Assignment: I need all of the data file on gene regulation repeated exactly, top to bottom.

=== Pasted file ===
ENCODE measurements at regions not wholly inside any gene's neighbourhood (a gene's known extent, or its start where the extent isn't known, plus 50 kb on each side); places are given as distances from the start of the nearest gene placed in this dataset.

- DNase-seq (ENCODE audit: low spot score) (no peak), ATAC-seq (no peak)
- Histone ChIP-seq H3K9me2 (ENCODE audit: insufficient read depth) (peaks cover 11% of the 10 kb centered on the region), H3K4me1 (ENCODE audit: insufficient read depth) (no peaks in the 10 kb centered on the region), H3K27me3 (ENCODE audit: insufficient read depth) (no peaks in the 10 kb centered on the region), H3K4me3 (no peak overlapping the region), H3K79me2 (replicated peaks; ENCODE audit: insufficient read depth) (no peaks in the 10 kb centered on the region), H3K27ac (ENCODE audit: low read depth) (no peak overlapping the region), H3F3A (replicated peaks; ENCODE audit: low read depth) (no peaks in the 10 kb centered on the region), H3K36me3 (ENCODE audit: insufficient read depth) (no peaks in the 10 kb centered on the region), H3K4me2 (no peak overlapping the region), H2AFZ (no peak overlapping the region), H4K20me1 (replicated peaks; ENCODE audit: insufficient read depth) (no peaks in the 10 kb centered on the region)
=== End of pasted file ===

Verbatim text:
ENCODE measurements at regions not wholly inside any gene's neighbourhood (a gene's known extent, or its start where the extent isn't known, plus 50 kb on each side); places are given as distances from the start of the nearest gene placed in this dataset.

- DNase-seq (ENCODE audit: low spot score) (no peak), ATAC-seq (no peak)
- Histone ChIP-seq H3K9me2 (ENCODE audit: insufficient read depth) (peaks cover 11% of the 10 kb centered on the region), H3K4me1 (ENCODE audit: insufficient read depth) (no peaks in the 10 kb centered on the region), H3K27me3 (ENCODE audit: insufficient read depth) (no peaks in the 10 kb centered on the region), H3K4me3 (no peak overlapping the region), H3K79me2 (replicated peaks; ENCODE audit: insufficient read depth) (no peaks in the 10 kb centered on the region), H3K27ac (ENCODE audit: low read depth) (no peak overlapping the region), H3F3A (replicated peaks; ENCODE audit: low read depth) (no peaks in the 10 kb centered on the region), H3K36me3 (ENCODE audit: insufficient read depth) (no peaks in the 10 kb centered on the region), H3K4me2 (no peak overlapping the region), H2AFZ (no peak overlapping the region), H4K20me1 (replicated peaks; ENCODE audit: insufficient read depth) (no peaks in the 10 kb centered on the region)